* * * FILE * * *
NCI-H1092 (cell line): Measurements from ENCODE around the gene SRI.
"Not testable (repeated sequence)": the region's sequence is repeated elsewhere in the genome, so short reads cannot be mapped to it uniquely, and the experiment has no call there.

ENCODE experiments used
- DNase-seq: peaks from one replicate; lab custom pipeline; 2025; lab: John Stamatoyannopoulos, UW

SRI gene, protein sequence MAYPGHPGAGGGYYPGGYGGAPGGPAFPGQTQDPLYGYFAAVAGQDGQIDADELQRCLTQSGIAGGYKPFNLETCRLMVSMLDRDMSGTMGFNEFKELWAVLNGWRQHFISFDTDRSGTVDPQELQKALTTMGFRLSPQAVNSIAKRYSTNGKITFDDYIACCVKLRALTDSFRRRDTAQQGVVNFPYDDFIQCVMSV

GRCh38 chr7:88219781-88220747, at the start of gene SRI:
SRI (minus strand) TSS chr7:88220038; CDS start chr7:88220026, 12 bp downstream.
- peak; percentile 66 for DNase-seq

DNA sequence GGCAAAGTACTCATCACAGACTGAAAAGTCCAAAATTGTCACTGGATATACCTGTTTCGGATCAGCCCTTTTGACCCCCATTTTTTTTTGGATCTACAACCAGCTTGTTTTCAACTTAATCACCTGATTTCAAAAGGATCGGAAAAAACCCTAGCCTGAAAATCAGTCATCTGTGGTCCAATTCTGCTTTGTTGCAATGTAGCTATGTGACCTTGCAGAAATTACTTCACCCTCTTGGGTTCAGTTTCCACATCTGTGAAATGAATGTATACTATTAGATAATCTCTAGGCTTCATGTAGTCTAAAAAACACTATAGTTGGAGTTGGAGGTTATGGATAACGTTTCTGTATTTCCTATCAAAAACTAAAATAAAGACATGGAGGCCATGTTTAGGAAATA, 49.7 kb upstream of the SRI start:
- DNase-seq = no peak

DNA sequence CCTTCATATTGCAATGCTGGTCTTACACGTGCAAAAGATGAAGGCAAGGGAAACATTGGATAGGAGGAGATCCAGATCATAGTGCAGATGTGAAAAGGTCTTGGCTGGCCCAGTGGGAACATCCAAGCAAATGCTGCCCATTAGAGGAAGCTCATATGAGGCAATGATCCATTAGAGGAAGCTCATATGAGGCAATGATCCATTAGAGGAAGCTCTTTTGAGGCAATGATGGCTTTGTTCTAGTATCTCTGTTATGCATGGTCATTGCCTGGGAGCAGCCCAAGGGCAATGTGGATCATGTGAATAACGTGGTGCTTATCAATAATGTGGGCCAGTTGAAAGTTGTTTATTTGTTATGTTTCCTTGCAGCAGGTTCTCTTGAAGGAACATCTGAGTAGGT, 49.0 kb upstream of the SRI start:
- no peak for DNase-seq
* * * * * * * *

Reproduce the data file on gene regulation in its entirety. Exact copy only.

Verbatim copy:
NCI-H1092 (cell line): Measurements from ENCODE around the gene SRI.
"Not testable (repeated sequence)": the region's sequence is repeated elsewhere in the genome, so short reads cannot be mapped to it uniquely, and the experiment has no call there.

ENCODE experiments used
- DNase-seq: peaks from one replicate; lab custom pipeline; 2025; lab: John Stamatoyannopoulos, UW

SRI gene, protein sequence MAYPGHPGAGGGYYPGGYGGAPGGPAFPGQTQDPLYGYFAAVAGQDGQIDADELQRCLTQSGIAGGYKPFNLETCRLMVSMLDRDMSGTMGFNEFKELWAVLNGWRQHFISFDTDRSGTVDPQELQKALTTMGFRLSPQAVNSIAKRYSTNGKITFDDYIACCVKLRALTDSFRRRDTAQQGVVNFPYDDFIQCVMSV

GRCh38 chr7:88219781-88220747, at the start of gene SRI:
SRI (minus strand) TSS chr7:88220038; CDS start chr7:88220026, 12 bp downstream.
- peak; percentile 66 for DNase-seq

DNA sequence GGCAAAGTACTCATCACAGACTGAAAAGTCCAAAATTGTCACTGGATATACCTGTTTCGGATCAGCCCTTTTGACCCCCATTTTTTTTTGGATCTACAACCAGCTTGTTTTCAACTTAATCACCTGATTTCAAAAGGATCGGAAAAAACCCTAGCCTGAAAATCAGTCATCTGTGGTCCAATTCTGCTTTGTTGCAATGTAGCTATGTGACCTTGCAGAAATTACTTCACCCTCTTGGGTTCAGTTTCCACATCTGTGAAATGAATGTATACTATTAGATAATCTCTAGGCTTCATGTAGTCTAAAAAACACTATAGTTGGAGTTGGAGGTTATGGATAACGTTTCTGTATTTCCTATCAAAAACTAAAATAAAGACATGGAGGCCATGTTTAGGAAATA, 49.7 kb upstream of the SRI start:
- DNase-seq = no peak

DNA sequence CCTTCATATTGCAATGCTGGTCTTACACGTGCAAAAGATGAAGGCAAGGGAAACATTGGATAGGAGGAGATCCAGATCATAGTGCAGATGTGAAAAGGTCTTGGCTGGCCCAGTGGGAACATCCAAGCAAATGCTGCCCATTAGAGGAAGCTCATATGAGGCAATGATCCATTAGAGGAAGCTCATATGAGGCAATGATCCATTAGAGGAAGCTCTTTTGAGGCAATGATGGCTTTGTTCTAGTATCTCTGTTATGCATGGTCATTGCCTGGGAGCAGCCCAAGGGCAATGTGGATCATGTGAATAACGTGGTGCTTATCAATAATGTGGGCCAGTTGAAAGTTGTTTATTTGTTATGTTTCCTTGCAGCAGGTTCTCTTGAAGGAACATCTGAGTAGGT, 49.0 kb upstream of the SRI start:
- no peak for DNase-seq